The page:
Oscar Wilde classic opens Thursday in BarrettPublished 10:02am Tuesday, November 6, 2012 Updated 12:05pm Tuesday, November 6, 2012
The Prairie Wind Players announced “The Importance of Being Earnest” will open Thursday at Roosevelt Hall in Barrett.
Oscar Wilde’s classic farce involves mistaken identities, secret engagements and Wilde’s razor-sharp observations on human nature. It has been said to have been Oscar Wilde’s greatest play, and maintains its position as one of the funniest and most-often performed plays ever written in the English language.
The play runs Nov. 8, 9 and 10, with the curtain at 7:30 p.m, and a matinee on Nov. 11 at 2:00 pm. Dinner theatre seats are also available for the Nov. 9 and 10 shows.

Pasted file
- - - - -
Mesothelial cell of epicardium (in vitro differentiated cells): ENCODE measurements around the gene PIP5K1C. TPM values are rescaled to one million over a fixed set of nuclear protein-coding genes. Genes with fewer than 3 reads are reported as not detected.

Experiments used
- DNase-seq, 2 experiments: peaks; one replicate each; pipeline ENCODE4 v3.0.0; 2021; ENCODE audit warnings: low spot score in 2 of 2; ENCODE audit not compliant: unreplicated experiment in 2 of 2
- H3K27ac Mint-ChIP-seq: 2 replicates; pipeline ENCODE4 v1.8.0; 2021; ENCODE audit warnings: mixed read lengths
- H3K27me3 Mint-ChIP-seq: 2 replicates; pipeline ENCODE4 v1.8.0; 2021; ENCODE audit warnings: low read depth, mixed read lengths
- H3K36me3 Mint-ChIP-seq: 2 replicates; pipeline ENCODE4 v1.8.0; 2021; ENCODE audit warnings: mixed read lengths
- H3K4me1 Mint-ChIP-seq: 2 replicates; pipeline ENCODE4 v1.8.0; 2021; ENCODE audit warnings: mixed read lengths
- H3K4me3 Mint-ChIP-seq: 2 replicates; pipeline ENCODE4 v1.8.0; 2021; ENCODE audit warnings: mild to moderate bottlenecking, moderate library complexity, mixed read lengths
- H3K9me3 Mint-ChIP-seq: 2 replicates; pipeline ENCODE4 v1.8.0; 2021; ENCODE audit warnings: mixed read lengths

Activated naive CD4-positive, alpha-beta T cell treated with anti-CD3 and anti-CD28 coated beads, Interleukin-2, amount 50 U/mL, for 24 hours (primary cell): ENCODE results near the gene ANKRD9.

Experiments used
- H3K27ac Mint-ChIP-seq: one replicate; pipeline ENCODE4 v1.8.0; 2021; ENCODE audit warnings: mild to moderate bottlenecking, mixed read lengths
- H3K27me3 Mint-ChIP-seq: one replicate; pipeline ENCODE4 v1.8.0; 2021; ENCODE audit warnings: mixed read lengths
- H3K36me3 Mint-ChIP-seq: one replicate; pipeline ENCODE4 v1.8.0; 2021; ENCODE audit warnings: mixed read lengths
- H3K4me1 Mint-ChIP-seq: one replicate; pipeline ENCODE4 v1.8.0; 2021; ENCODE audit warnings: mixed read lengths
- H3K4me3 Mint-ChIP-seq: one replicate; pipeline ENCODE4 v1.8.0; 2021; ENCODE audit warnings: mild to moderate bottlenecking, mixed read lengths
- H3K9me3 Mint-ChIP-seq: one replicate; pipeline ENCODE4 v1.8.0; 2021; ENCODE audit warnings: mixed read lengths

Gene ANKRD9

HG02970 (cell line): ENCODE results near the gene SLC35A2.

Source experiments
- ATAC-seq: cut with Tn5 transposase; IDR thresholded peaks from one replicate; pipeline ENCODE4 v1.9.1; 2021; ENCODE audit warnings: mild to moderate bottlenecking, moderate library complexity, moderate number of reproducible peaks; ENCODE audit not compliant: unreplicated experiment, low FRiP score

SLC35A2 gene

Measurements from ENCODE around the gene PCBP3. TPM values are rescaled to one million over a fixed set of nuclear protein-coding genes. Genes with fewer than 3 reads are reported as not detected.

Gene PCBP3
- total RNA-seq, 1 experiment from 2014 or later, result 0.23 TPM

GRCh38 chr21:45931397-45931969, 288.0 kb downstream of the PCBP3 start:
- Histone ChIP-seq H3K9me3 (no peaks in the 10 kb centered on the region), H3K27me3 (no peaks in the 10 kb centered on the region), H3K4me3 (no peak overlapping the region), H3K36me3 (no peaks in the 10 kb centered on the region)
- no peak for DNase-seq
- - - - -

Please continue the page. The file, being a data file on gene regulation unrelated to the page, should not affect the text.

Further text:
General admission tickets are $15, dinner theatre tickets are $32. On Sunday, Veteran’s Day, all tickets for veterans are half price.
Doors open 45 minutes prior to curtain, and one and a half hours prior for dinner theatre seats.
To make reservations, call Tammy at 218-731-0212 or email firstname.lastname@example.org.
The Importance of Being Earnest is directed by Claremont Anderson. Malinda Olhoft is the Assistant Director/Stage Manager.The play is produced by Christy Johnson. Quincy Roers designed and built the set and Arlyn Swenson is providing sound and technical support.
The cast for The Importance of Being Earnest is Alaine Risbrudt as Lady Bracknell, Lindsey Johnston as Gwendolyn, Quincy Roers as Jack Worthing, Philip Goellner as Algernon Moncrieff, Jim Johnson as Lane, Leah Drexler as Cecily Cardew, Stacy Hyttsten as Miss Prism, and Jim Barbour as Dr. Chasuble.
The performance is sponsored by Pederson’s Agri-SV Inc., Amundson Peterson, New Horizons Ag CHS,Barrett Farm Supply and Wendell Pioneer Insurance. Prairie Wind Players is supported in part by a grant from the Lake Region Arts Council through Minnesota State Legislative Appropriation.
The Prairie Wind Players have been bringing great community theater to western Minnesota for over 30 years.
“Everybody loves Earnest- but nobody’s quite sure who he really is.”